Subjects to seek out this month:
The 1st of March has been celebrated in Wales and elsewhere as St David's day since the 12th Century and one of the traditional ways to mark the occasion is to wear a daffodil. Which is my segue into talking about this month's suggested subject, low growing (wild)flowers. It is still a while before the trees’ leaves burst properly and only the hardiest of blossoms are daring to begin their emergence, so our eyes turn to the ground instead.
This is a popular subject so there is little doubt almost everyone has taken such images before so let me just offer a few brief ideas to perhaps help broaden your approach.
1. Use a mirror. I love the surrealism of reflections in photos anyway but for a small subject such as these a mirror can offer a scientific or artistic advantage. A small hand mirror placed to allow a view looking up into a bunch of snowdrops perhaps showing the structure of a woodland canopy overhead sounds like a recipe for success.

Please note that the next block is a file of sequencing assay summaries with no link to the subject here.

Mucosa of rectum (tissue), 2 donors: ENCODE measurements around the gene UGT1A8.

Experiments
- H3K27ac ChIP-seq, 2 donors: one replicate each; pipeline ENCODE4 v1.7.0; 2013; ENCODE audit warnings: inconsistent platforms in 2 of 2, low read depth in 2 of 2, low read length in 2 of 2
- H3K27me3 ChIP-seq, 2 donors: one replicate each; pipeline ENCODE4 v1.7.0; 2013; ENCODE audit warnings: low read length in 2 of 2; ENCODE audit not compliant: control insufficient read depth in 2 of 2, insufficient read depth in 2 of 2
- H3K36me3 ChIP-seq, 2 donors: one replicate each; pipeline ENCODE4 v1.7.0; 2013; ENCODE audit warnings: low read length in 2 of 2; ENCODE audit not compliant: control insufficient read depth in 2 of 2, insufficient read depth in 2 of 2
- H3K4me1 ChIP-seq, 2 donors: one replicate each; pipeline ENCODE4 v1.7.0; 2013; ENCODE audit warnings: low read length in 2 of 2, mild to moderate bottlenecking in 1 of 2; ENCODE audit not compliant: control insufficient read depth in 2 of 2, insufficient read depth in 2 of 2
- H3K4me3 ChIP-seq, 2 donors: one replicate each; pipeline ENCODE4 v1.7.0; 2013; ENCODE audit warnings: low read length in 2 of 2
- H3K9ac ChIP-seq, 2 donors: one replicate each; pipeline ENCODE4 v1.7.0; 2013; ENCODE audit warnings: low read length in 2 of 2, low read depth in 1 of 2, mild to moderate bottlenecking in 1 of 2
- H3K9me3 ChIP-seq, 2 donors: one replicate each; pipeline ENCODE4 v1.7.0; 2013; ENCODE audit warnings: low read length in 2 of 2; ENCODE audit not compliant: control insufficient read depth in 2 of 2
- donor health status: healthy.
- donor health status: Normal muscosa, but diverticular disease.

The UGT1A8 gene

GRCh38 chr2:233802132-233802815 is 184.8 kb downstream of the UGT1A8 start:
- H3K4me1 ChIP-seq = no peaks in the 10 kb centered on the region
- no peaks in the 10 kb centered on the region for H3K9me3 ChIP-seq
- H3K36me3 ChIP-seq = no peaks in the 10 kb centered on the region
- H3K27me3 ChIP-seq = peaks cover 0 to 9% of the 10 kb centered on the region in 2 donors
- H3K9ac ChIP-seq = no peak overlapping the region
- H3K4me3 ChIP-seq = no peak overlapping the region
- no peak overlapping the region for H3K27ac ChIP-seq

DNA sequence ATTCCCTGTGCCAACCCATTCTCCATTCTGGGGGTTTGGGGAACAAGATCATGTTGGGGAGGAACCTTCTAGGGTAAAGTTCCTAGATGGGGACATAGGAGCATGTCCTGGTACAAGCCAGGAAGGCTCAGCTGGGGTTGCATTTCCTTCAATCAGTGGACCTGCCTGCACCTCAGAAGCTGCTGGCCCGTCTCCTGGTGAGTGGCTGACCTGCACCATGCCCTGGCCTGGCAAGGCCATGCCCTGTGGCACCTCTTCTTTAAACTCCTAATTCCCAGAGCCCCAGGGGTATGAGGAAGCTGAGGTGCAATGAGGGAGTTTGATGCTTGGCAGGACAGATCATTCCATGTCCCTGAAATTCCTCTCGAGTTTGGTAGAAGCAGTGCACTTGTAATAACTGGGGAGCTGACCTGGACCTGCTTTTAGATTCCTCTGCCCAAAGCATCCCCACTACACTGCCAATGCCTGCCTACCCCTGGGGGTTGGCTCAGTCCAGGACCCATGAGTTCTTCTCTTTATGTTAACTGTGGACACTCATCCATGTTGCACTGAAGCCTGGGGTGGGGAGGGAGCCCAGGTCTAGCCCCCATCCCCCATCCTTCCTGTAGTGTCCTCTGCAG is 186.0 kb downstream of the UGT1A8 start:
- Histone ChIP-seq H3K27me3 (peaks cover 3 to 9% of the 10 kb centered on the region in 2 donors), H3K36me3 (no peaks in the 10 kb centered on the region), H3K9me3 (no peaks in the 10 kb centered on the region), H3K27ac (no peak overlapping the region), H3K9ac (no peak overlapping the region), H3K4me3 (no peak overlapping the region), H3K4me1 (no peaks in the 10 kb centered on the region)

2. Use a wide angle lens (which by the way includes every phone camera) and use a low viewpoint. Wide angle perspectives really distort the relative size of subjects close to the camera and will exaggerate their height within the scene. It's an unusual view and it's fun!
3. This really should be reserved for your own flowers or those you have permission to pick but taking a few flowers home to play with on the scanner opens up a whole new avenue of exploration (and brings you in from the cold). Place a box over the plant which has been put directly on the flatbed of the scanner, you may wish to paint the inside of this box. Tips include aiming to keep dust to a minimum and trying a variety of angles and arrangements. See the above images for some examples from later in the season.
Did you know?
The familiar saying ‘Mad as a March Hare’ is said to stem from the distinctive boxing behaviour that Brown Hares exhibit in late winter. Some lucky folk in Northumberland have already taken pictures of this action so it's certainly not too early for you to catch it happening. Rather than it being two males fighting as is often supposed this will be a female fending off unwanted attention during the breeding period. Personally, I think their crazy eyes probably helped the phrase seem particularly fitting.